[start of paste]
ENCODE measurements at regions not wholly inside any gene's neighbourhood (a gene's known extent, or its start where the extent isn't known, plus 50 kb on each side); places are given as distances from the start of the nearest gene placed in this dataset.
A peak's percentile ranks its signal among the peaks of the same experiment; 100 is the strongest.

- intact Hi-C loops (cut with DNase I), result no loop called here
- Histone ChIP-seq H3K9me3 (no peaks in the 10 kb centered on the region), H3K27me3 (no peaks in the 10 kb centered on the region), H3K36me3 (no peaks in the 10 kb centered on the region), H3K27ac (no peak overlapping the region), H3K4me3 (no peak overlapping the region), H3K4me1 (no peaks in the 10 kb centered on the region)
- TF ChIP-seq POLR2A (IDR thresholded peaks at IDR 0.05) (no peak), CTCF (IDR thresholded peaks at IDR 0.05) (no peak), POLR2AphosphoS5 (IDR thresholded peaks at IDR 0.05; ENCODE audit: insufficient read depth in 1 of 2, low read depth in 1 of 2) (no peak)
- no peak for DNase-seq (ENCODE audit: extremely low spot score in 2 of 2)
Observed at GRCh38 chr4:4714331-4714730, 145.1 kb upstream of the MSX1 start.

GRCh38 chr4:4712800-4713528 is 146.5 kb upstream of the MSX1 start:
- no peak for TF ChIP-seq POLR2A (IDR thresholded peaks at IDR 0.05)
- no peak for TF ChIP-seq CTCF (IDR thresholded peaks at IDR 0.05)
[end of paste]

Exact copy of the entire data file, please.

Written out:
ENCODE measurements at regions not wholly inside any gene's neighbourhood (a gene's known extent, or its start where the extent isn't known, plus 50 kb on each side); places are given as distances from the start of the nearest gene placed in this dataset.
A peak's percentile ranks its signal among the peaks of the same experiment; 100 is the strongest.

- intact Hi-C loops (cut with DNase I), result no loop called here
- Histone ChIP-seq H3K9me3 (no peaks in the 10 kb centered on the region), H3K27me3 (no peaks in the 10 kb centered on the region), H3K36me3 (no peaks in the 10 kb centered on the region), H3K27ac (no peak overlapping the region), H3K4me3 (no peak overlapping the region), H3K4me1 (no peaks in the 10 kb centered on the region)
- TF ChIP-seq POLR2A (IDR thresholded peaks at IDR 0.05) (no peak), CTCF (IDR thresholded peaks at IDR 0.05) (no peak), POLR2AphosphoS5 (IDR thresholded peaks at IDR 0.05; ENCODE audit: insufficient read depth in 1 of 2, low read depth in 1 of 2) (no peak)
- no peak for DNase-seq (ENCODE audit: extremely low spot score in 2 of 2)
Observed at GRCh38 chr4:4714331-4714730, 145.1 kb upstream of the MSX1 start.

GRCh38 chr4:4712800-4713528 is 146.5 kb upstream of the MSX1 start:
- no peak for TF ChIP-seq POLR2A (IDR thresholded peaks at IDR 0.05)
- no peak for TF ChIP-seq CTCF (IDR thresholded peaks at IDR 0.05)